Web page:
Media’s Trump Coverage Overly Positive? Harvard Study Has Answers

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CAMBRIDGE — Researchers at Harvard University’s Kennedy School of Government recently completed an exhaustive study analyzing the media’s coverage of President Donald Trump’s first 100 days in office, and the findings officially confirm what has long been observed regarding the press’s handling of the former real estate magnate.

“Trump has received unsparing coverage for most weeks of his presidency, without a single major topic where Trump’s coverage, on balance, was more positive than negative, setting a new standard for unfavorable press coverage of a president,” the study, orchestrated by the Shorenstein Center on Media, Politics and Public Policy, concluded.

Shorenstein Center researchers analyzed news reports in the print editions of The New York Times, The Wall Street Journal, and The Washington Post — along with the main newscasts of CBS, CNN, Fox News, and NBC.

The study also looked at three European news outlets — the Financial Times in Great Britain, the BBC, and Germany’s ARD — and found that “European reporters were more likely than American journalists to directly question Trump’s fitness for office.”

The study’s final report features several charts that break down each of the named outlets’ coverage of Trump, including one that compares the varying tones of coverage:


Another chart compares the media’s current treatment of Trump versus its treatment of previous incoming presidents:

Thomas E. Patterson, a Bradlee Professor of Government and the Press, author of the study’s final report, notes that while “Trump’s ongoing feud with the media is not the first time a president has felt wronged by the press,” the press’s treatment of him “during his first 100 days set a new standard for negativity.”

Patterson, however, is not keen on connecting any of the data to the media’s perceived liberal bias. Instead, he credits the negativity surrounding coverage of all things Trump to journalists’ “real bias … a preference for the negative,” noting that “news reporting turned sour during the Vietnam and Watergate era and has stayed that way.”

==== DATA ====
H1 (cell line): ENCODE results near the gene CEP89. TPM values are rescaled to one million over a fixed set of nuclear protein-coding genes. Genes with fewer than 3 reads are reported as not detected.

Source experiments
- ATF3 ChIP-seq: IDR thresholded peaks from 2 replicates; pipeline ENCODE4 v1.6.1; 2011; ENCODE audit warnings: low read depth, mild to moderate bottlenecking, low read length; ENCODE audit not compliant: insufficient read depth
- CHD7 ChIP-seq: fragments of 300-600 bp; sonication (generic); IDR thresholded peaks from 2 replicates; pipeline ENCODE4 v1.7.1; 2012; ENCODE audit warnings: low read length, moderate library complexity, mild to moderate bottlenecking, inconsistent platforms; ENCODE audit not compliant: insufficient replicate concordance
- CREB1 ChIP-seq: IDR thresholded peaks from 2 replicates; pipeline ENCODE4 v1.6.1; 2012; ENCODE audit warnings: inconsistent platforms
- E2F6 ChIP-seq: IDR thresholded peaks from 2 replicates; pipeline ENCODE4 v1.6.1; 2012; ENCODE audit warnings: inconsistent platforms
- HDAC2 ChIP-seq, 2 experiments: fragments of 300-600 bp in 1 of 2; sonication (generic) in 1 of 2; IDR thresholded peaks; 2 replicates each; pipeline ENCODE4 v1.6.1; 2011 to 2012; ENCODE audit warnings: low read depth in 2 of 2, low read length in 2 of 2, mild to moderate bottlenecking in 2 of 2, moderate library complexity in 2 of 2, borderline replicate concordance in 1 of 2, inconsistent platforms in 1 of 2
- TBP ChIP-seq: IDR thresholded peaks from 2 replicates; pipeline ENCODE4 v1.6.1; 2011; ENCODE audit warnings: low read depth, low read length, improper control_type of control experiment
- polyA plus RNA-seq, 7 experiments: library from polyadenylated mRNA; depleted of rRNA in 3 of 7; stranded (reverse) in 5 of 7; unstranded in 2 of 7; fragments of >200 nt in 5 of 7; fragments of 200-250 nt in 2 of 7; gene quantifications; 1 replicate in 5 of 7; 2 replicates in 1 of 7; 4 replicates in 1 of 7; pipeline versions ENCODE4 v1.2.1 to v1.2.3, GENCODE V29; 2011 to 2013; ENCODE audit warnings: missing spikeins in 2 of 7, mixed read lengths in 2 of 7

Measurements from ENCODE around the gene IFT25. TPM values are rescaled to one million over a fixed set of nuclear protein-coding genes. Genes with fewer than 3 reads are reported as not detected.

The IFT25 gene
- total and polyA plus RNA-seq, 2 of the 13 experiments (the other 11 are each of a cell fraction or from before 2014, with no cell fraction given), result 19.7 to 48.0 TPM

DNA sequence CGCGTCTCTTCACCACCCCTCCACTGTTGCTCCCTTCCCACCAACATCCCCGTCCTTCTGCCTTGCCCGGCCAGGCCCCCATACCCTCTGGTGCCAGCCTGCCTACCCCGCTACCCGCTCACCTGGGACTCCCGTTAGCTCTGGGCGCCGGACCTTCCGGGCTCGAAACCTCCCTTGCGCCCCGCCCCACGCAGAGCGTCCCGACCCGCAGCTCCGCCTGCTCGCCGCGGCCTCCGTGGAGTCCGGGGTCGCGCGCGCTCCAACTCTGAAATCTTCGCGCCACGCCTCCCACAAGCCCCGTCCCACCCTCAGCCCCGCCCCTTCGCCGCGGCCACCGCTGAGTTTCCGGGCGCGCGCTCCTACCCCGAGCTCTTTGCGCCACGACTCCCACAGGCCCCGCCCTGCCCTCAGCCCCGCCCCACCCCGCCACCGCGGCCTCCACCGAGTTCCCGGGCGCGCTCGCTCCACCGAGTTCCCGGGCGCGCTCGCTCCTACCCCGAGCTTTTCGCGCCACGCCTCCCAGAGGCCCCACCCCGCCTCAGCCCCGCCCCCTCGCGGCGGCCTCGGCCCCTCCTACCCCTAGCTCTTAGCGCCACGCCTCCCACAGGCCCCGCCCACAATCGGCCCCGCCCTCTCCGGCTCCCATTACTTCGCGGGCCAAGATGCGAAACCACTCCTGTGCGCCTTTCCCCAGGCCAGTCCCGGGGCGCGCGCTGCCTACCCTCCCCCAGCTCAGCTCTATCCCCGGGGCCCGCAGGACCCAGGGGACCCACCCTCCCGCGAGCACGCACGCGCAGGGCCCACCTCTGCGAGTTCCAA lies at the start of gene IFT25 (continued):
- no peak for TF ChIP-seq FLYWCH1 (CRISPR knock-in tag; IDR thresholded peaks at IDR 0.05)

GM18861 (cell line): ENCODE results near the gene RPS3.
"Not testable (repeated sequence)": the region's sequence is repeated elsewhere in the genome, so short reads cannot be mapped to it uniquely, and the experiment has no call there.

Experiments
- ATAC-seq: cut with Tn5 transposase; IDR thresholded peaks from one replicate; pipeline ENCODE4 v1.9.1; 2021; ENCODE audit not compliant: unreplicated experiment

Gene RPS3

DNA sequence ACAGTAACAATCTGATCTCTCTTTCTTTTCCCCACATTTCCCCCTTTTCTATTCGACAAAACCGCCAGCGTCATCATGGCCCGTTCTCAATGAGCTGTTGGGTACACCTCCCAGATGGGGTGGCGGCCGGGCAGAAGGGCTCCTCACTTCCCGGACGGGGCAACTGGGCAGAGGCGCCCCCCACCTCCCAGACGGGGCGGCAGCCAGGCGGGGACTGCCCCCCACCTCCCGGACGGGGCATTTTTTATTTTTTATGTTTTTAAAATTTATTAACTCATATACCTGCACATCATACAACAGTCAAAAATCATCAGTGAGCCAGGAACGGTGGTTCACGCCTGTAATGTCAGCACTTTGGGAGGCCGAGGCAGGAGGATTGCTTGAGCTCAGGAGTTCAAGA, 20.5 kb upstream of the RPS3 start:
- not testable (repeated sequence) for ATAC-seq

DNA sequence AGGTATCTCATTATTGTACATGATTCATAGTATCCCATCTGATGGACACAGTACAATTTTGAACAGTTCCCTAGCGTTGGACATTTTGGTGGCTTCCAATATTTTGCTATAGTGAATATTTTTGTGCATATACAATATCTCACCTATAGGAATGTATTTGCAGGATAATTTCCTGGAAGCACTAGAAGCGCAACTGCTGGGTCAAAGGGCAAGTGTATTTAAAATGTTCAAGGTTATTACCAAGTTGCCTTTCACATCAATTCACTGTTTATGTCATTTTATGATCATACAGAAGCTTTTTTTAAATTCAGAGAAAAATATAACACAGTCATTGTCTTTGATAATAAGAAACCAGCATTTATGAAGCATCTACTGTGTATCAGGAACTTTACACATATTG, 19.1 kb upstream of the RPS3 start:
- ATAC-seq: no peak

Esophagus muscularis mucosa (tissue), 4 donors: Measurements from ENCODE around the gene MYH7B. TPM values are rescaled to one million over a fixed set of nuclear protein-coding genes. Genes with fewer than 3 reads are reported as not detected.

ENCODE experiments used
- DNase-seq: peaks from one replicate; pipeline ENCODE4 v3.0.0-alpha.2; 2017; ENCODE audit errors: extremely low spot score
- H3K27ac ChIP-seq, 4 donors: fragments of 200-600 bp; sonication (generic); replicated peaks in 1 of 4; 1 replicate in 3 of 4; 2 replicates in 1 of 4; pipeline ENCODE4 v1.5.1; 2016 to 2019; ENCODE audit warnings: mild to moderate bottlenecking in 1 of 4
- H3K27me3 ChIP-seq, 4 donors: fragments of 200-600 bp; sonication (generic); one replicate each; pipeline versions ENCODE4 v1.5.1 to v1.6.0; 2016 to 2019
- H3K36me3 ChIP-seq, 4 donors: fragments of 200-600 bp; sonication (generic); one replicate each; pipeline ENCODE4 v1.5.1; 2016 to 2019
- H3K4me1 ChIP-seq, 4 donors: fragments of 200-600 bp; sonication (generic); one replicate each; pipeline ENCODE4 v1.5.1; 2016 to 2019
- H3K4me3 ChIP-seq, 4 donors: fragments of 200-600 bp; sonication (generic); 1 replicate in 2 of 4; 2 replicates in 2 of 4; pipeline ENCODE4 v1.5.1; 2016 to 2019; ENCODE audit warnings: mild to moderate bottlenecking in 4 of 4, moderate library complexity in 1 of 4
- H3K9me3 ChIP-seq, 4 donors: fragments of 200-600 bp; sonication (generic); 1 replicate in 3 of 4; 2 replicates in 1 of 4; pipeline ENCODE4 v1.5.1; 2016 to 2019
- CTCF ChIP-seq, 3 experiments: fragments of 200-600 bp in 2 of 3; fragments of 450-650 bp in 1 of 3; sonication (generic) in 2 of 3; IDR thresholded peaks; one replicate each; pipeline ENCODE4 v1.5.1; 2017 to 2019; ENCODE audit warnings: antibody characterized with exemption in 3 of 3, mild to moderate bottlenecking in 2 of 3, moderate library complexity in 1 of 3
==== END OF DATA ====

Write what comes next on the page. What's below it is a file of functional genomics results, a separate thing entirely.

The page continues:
Patterson later points out that while Barack Obama was the only president of the last four to receive favorable coverage during his administration’s first 100 days, the trend flipped during his second 100 days, as coverage of him was 57 percent negative compared to 43 percent positive.

For Trump, however, media coverage of his first 100 days has been 80 percent negative compared to 20 percent positive.

“Trump’s coverage was unsparing,” Patterson writes. “In no week did the coverage drop below 70 percent negative and it reached 90 percent negative at its peak.”

A blip on the radar, however, was the Trump administration’s decision to stage an airstrike on a Syrian airfield in early April following the regime of President Bashar al-Assad’s deploying of nerve gases upon his own civilians.

Coverage of Trump during the week of the airstrikes, according to the study, held firm at 70 percent negative, before climbing back up the negativity scale again.

Fox News, however, remained one outlet where coverage of Trump was different. The study determined that Fox’s coverage of him was 52 percent negative and 48 percent positive.

Lastly, Patterson concludes that “Trump’s coverage during his first 100 days was negative even by the standards of today’s hyper-critical press.”

The results, however, do not surprise Patterson, as he notes that Trump’s first 100 days “have been marked by far more missteps and miss-hits, often self-inflicted, than any presidency in memory, perhaps ever.”

The relentlessly negative coverage, according to Patterson, does result in a large swath of the American public simply tuning out the press.

“The nation’s watchdog has lost much of its bite and won’t regain it until the public perceives it as an impartial broker, applying the same reporting standards to both parties,” Patterson writes. “The news media’s exemplary coverage of Trump’s cruise missile strike on Syria illustrates the type of even-handedness that needs to be constantly and rigorously applied.”